The Rise and Proliferation of State-Driven Mass Surveillance
Lecture by Dr. Christopher Parsons, Senior Research Associate at the Citizen Lab, in the Munk School of Global Affairs & Public Policy with the University of Toronto. This is the second of three lectures in the Frontier Seminar Series: "An interdisciplinary approach to digital threats”.
As activists, advocates, scholars, and journalists have engaged in activities intended to advance civil and democratic rights, many government agencies around the world have responded by adopting and deploying increasingly potent surveillance technologies which are often technically authorized by opaque interpretations of black letter law. In this talk, I will discuss some of the most prominent, and disturbing, trends that exist today: the rise and proliferation of state-backed malware, and the increasing availability and use of domestic and international mass surveillance capabilities that are used to identify and restrict the efficacy of human rights-oriented advocacy. I argue that the rise of these trends follow, at least in part, from states’ failures or unwillingness to inhibit the development and sale of surveillance products to democratic and non-democratic state actors alike. Reforming state practices may involve the revisitation of human-centric theories of security and away from theories of real politick that routinely dominate digital security and surveillance debates.
Dr. Christopher Parsons received his Bachelor’s and Master’s degrees from the University of Guelph, and his Ph.D from the University of Victoria. He is currently a Senior Research Associate at the Citizen Lab, in the Munk School of Global Affairs & Public Policy with the University of Toronto. His research focuses on third-party access to telecommunications data, data privacy, data security, and national security. His work has been recognized by information and privacy commissioners, Canadian political parties, and national and international non-profits as advancing the state of privacy discourse.
Christopher Parsons has been involved in projects examining: lawful access legislation, national security and intelligence legislation and practices, identity management systems, automatic license plate recognition technologies, network management and surveillance practices in Western democratic states, technical and policy issues linked to encryption, privacy issues linked to social media services, policy and privacy challenges associated with IMSI Catchers, the privacy implications of unmanned aerial vehicles, and threats associated with stalkerware. In addition to publishing in academic journals and presses he routinely presents findings to members of government and the media.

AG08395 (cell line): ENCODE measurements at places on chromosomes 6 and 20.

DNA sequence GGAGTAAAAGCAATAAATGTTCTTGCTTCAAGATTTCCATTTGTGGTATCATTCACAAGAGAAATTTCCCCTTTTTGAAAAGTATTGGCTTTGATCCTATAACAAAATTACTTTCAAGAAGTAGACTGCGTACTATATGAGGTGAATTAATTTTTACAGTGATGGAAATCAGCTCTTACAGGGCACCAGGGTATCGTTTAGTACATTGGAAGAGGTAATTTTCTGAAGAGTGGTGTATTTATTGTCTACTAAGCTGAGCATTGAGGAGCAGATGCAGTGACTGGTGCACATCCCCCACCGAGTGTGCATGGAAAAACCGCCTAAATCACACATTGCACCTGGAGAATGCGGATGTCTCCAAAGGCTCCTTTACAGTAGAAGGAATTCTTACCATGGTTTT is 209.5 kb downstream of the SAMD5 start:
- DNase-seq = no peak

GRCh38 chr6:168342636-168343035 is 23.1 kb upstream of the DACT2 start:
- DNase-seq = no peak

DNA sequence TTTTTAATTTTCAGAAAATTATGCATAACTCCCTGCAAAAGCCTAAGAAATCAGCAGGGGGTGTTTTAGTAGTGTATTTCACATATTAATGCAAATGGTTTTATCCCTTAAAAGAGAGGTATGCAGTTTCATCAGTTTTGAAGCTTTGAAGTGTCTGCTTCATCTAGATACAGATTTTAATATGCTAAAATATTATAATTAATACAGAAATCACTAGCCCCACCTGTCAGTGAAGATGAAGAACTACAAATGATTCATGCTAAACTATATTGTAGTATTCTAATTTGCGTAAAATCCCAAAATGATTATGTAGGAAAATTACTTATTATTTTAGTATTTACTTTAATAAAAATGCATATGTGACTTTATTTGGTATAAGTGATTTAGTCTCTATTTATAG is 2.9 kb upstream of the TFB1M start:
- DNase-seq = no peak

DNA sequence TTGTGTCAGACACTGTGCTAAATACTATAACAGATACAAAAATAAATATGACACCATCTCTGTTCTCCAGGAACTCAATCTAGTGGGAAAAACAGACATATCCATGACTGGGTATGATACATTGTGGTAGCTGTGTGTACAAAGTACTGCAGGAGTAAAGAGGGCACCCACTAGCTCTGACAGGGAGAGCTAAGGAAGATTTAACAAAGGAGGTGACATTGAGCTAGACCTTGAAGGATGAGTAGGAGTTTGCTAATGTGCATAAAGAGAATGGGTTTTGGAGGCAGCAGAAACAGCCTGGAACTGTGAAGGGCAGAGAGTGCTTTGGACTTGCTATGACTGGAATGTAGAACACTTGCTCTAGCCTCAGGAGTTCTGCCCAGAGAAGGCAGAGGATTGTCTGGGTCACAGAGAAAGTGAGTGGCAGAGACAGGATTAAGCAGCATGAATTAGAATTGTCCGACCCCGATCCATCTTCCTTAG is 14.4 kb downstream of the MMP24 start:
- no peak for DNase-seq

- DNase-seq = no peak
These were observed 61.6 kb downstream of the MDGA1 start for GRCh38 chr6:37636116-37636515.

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Frontier Seminar Series
This frontier seminar series, funded by the former Centre for Communication and Computing (CCC), aims to host talks by renowned scholars and advance the interdisciplinary understanding of the repressive response and reaction from the regime in the digital age around the global.
While scholars have spent a lot of time understanding how people adopt digital technologies in political actions, how the regime – be it democratic, authoritarian, or hybrid – responds to the rise of digital challenge with the aid of digital technologies remains a relevant yet vastly understudied topic. Nowadays, “China Model” or “Russia Model” of Net Control significantly hinders the emancipatory potential, albeit not necessarily democratic, of digital technologies around the world.
Individual freedoms and civil rights are under threat, as Middle East governments hold increasing state cyber-tracking and monitoring capabilities, as well as the capacity to censor or shut down social networks and Internet connectivity. In democratic regimes like USA, the use of terms like “misinformation” and “fake news” as a rhetorical tool deliberately undermines dissident views, attack opponents, or discredits media scrutiny.
This seminar series invite scholars with interdisciplinary background from political sciences, sociology, computer science, and communication to present their up-to-date researches and thoughts about what one may call “digital threats” – or what the Freedom House calls “digital authoritarianism” – how different regimes adapt themselves to digital circumstance and react to challenges from digital technologies – such as information distraction, propaganda, confusion, and censorship.
The talks will shed light on our understanding of various processes and consequences of mediated/unmediated communication behaviors on human attitudes, cognitions, and behaviors using computational approaches in a social science framework.
The seminar series especially wants to facilitate potential exchange and collaboration – including external research applications – among CCC colleagues and invited speakers about the use of computerized tools and algorithms for collecting, processing, analyzing, and visualizing large-scaled, complex data.
Organizer: Jun Liu, Associate Professor